In the China-Laos Railway, Beijing reveals its designs for Southeast Asia

Foreign Affairs

As the first leg of an envisioned Chinese-built network connecting Kunming, Yangon, Hanoi, Phnom Penh, Bangkok, and Singapore, the China-Laos rail moves a Chinese-led Southeast Asian order one step closer to reality.

China-Laos Railway
Illustration for SupChina by Derek Zheng

On December 3, a train rolled into Vientiane, the capital of Laos, on a journey that might have been like any other — had it not set off from Kunming, the capital of China’s Yunnan province, on the first day of operations of the China-Laos Railway. A project five years in the making fraught with debt and delay, the railway has inaugurated a new era of Chinese power in Southeast Asia, one marked by frenetic Chinese diplomacy and the entrenchment of Chinese technical standards there, but possibly defined by a grander vision of a region fully connected by rail. The China-Laos railway is only the first leg of an envisioned railway line that would snake down from Kunming to Singapore, crisscrossing the mainland’s largest cities in the process.

Plans to connect the region by rail were first articulated in the late 19th and early 20th centuries, but French colonists lacked the technology and Japanese occupiers lacked the time to make it a reality. China, in the 21st century, has the former in abundance and the latter on its side.


Southeast Asia is China’s rapidly developing, 650-million-person-strong neighbor — and a newly opened front in its rivalry with the United States. In 2021, China treated it as such, cajoling and coaxing the region’s leaders. In June, ASEAN’s foreign ministers, including its Secretary-General, met with Chinese foreign minister Wáng Yì 王毅 in Chongqing to mark the 30th anniversary of China-ASEAN relations. That relationship has kept Wang Yi busy — bearing gifts, he visited nearly every Southeast Asian capital last year. On a September visit to Cambodia, he promised the country $272 million in grant aid. The attention he’s paid the region compares particularly well with the dismal record of his counterpart, U.S. Secretary of State Antony Blinken, who kept ASEAN foreign ministers waiting for their first meeting in May, then missed it due to a technical error.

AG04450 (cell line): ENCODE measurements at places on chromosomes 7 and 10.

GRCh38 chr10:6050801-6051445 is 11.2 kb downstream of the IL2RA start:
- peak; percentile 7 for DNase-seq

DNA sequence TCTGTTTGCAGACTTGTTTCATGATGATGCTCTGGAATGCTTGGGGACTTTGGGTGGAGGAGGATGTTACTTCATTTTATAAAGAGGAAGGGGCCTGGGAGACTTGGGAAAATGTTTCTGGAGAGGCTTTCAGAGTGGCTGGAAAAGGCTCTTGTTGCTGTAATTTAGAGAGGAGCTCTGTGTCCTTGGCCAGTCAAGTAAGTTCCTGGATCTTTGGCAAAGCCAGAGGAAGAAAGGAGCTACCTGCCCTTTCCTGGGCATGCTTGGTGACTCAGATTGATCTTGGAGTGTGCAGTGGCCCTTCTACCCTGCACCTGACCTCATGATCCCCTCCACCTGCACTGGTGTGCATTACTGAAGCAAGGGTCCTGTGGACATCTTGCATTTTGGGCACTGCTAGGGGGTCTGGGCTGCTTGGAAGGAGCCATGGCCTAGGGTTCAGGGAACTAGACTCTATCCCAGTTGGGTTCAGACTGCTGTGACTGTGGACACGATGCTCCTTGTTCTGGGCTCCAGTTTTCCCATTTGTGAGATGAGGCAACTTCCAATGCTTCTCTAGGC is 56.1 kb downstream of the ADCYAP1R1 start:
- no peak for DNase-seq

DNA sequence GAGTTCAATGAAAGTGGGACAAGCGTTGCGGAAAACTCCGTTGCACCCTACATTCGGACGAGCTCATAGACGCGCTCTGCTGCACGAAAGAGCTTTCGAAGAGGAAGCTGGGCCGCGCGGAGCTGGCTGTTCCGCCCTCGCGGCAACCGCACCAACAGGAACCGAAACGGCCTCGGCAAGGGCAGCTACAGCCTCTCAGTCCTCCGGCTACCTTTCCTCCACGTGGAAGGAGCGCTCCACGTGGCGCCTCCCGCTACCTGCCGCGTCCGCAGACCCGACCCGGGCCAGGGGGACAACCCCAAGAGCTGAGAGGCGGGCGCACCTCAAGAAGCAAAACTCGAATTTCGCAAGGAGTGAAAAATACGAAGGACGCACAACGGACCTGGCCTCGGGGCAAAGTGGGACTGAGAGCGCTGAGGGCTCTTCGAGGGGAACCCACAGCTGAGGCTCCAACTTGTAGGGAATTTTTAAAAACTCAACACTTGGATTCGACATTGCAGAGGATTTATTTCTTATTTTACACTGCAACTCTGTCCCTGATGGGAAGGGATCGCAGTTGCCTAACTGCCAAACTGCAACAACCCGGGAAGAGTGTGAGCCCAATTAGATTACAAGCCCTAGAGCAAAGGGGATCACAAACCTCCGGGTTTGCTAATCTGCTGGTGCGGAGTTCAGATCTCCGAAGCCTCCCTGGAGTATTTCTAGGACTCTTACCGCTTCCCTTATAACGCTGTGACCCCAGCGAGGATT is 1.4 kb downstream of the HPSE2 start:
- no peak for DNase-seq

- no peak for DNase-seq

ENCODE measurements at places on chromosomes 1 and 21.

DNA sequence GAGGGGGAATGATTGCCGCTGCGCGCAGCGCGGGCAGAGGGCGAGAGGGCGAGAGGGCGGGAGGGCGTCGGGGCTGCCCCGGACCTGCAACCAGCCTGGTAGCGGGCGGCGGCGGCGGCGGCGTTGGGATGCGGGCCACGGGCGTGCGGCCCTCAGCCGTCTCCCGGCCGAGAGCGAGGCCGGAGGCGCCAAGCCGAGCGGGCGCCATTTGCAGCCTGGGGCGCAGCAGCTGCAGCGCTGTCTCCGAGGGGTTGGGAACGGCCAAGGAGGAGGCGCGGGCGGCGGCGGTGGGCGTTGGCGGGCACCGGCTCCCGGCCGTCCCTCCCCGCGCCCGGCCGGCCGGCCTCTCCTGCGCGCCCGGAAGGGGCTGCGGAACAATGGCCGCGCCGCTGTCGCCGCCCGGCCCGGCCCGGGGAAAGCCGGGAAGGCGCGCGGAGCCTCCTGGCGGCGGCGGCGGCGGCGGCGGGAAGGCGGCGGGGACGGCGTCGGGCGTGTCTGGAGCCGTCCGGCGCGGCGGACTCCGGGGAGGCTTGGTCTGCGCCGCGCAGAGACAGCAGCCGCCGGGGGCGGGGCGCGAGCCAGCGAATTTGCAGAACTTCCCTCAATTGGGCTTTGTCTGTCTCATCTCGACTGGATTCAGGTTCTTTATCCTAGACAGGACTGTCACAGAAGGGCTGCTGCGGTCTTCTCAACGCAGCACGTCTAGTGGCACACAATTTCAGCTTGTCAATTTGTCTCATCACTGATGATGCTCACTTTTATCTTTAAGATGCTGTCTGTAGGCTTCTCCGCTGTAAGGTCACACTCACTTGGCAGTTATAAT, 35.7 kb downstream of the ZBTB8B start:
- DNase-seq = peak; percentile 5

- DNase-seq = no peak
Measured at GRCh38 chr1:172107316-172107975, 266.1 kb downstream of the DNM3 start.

Wang Yi’s journeys across the region highlight the newfound importance China places on its relationship with ASEAN. At a November summit, China upgraded its relationship with the bloc to a “comprehensive strategic partnership,” a largely symbolic gesture but one that puts it on the same diplomatic footing as the European Union. Xí Jìnpíng 习近平 announced a flurry of new initiatives directed at the region, including a promise to provide $1.5 billion in development assistance to combat the pandemic, support for a new exchange program inviting 300 Southeast Asian scientists to China, and a commitment to deepen the China-ASEAN Free Trade Area. Emphasizing the shared “eastern” culture of China and Southeast Asia, he personally exhorted the region’s leaders to “work hand in hand” with China.

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The battle over technical standards

Southeast Asia is also at the front lines of China’s quiet war on Western-dominated global technical standards. The China-Laos Railway is one of the first international railways in the world to exclusively use Chinese technical standards. Beijing is moving quickly in ASEAN — still underdeveloped and badly in need of infrastructure — in order to lock in its standards, entrenching its economic advantage there and pushing its standards closer to worldwide acceptance.

Southeast Asia, having proved one domino theory wrong, may prove another right: if Laos’s ASEAN partners want to connect with it by rail, they are now likely to opt for Chinese standards, tipping the scales of the region in favor of future transportation purchases from China. As the owner of the standard, Beijing stands to reap decades-long benefits far beyond the immediate profits to be made from the railway. China’s “going out” with its standards has seen victories further afield as well. The Chinese-funded Budapest-Belgrade rail line, still under construction, has already marked the first connection of Chinese railway standards to European standards.